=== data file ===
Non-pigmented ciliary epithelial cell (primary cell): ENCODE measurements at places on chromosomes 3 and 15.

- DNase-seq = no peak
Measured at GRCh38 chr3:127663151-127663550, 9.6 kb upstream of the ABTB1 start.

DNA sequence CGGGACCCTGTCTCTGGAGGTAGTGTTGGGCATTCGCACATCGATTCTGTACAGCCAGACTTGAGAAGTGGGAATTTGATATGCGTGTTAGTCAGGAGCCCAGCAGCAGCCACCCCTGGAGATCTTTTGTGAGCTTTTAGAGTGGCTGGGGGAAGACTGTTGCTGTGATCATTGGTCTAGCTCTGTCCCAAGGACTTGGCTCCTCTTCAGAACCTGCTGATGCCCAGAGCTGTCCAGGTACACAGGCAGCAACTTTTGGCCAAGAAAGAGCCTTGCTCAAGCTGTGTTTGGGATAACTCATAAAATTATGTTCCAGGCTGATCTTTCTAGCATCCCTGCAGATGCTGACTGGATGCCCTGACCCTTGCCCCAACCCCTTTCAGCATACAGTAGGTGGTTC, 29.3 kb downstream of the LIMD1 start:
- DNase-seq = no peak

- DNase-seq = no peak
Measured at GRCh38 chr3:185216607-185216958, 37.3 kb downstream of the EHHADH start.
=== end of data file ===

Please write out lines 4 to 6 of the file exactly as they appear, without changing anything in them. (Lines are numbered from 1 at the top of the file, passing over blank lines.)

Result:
DNA sequence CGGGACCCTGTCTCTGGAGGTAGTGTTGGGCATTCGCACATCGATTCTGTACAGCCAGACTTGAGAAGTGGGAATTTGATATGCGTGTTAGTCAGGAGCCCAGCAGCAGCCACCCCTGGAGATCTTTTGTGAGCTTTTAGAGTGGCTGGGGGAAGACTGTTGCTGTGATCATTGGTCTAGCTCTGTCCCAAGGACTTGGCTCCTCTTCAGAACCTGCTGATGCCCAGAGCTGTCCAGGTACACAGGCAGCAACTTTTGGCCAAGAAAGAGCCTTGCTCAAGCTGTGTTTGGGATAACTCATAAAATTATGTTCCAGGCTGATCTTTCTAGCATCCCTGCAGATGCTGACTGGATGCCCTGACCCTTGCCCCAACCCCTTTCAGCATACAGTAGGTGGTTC, 29.3 kb downstream of the LIMD1 start:
- DNase-seq = no peak

- DNase-seq = no peak